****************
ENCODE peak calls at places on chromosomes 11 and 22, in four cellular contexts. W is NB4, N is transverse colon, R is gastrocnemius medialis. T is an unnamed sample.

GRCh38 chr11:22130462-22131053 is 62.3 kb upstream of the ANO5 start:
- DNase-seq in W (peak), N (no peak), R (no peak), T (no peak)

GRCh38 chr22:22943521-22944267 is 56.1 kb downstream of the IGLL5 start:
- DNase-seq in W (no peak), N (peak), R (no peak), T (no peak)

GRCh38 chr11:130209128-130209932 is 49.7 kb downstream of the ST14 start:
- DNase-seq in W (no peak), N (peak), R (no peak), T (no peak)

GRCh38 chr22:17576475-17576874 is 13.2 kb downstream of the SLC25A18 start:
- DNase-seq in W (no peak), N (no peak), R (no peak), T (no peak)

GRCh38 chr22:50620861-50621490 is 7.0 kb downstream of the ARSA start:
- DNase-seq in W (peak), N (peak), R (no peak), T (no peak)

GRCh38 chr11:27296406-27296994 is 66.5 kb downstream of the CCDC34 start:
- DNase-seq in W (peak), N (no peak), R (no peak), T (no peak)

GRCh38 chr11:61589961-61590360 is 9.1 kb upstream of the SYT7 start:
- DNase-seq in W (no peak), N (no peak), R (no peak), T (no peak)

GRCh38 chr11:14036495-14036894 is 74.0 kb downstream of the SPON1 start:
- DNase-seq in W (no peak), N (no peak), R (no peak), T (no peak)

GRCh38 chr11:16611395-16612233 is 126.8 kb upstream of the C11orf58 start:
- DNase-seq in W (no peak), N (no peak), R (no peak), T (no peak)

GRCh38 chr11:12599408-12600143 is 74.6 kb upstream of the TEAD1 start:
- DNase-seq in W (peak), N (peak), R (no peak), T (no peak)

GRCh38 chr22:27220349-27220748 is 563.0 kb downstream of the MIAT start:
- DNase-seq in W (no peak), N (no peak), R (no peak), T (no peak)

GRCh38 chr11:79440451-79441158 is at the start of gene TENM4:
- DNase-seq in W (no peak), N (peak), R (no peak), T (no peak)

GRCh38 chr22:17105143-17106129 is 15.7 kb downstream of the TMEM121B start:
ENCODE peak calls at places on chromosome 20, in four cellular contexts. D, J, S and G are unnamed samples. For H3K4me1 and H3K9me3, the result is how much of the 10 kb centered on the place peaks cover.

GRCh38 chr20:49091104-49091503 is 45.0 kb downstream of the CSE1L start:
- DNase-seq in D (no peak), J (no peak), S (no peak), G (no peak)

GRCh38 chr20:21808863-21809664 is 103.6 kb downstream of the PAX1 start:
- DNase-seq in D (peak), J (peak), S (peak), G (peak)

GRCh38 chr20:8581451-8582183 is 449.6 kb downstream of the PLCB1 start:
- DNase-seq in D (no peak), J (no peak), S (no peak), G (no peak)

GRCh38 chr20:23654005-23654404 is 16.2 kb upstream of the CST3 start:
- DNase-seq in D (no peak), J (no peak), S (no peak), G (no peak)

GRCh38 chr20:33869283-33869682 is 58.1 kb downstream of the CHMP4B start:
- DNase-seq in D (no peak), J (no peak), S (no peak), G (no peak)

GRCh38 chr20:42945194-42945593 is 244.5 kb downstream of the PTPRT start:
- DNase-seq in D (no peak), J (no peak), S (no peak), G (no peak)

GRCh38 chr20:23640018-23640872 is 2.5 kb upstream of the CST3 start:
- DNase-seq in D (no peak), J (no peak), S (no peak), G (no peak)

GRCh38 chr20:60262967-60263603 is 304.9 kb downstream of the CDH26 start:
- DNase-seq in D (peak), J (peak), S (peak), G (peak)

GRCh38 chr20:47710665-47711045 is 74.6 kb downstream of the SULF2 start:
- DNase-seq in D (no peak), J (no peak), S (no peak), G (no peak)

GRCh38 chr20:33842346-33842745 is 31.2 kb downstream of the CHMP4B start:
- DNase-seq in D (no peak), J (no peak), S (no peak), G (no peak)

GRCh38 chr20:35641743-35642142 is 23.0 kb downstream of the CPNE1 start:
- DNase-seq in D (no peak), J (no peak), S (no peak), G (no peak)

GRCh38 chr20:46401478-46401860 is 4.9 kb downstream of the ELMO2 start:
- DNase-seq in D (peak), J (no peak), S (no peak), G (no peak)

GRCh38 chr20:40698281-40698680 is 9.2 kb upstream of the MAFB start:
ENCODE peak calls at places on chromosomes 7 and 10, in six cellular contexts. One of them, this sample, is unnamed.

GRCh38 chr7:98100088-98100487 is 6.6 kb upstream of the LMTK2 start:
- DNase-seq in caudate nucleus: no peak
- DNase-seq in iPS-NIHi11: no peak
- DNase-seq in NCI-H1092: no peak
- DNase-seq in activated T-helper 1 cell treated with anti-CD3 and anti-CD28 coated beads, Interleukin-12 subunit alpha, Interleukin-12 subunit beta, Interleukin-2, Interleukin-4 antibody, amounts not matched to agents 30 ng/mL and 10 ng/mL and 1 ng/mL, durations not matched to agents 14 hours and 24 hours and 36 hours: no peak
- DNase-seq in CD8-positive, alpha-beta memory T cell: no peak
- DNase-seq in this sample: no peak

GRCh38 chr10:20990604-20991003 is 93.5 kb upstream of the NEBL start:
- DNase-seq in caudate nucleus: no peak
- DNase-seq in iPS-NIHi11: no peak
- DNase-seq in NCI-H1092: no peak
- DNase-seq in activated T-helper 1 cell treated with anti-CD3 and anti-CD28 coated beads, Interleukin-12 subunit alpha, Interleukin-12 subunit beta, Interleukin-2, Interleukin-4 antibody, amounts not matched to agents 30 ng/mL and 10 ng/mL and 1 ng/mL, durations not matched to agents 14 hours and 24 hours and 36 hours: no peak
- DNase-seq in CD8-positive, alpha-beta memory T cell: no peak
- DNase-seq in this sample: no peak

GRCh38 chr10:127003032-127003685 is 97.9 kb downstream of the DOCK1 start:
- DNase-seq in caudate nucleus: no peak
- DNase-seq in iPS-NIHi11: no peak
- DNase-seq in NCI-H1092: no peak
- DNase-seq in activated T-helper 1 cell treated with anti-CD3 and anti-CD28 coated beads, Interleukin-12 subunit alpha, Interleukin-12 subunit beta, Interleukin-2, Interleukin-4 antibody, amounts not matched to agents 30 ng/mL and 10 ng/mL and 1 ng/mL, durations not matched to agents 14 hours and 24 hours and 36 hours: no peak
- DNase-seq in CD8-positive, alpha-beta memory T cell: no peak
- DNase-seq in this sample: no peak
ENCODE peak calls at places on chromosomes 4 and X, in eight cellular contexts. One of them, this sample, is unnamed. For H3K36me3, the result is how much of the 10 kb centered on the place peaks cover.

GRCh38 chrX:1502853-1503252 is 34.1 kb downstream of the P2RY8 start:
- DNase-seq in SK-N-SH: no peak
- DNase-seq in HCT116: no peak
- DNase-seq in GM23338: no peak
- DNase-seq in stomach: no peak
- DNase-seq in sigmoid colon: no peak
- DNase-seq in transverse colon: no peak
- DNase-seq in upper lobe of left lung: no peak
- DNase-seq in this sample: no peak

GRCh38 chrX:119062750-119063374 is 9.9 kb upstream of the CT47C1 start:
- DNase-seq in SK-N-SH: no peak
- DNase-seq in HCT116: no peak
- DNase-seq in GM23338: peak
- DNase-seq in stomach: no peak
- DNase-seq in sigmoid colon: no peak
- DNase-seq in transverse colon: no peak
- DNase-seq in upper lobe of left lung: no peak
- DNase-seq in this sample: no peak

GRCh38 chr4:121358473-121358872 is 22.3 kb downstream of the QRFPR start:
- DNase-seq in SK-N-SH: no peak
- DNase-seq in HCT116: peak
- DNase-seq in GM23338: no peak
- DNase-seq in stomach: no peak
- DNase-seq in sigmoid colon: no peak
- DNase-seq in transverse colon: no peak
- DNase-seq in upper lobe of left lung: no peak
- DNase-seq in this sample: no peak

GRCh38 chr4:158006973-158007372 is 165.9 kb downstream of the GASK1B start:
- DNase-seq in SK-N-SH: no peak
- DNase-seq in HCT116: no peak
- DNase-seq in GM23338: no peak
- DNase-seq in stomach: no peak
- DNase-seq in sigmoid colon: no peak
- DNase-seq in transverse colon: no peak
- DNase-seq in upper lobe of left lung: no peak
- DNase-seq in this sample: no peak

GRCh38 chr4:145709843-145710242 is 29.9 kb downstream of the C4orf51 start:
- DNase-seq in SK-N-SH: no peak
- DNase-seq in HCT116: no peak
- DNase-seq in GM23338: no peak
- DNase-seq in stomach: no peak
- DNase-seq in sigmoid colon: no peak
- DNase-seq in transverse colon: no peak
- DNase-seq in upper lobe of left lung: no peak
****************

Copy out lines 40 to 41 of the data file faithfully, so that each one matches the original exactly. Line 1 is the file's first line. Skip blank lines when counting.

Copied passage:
GRCh38 chr20:23640018-23640872 is 2.5 kb upstream of the CST3 start:
- DNase-seq in D (no peak), J (no peak), S (no peak), G (no peak)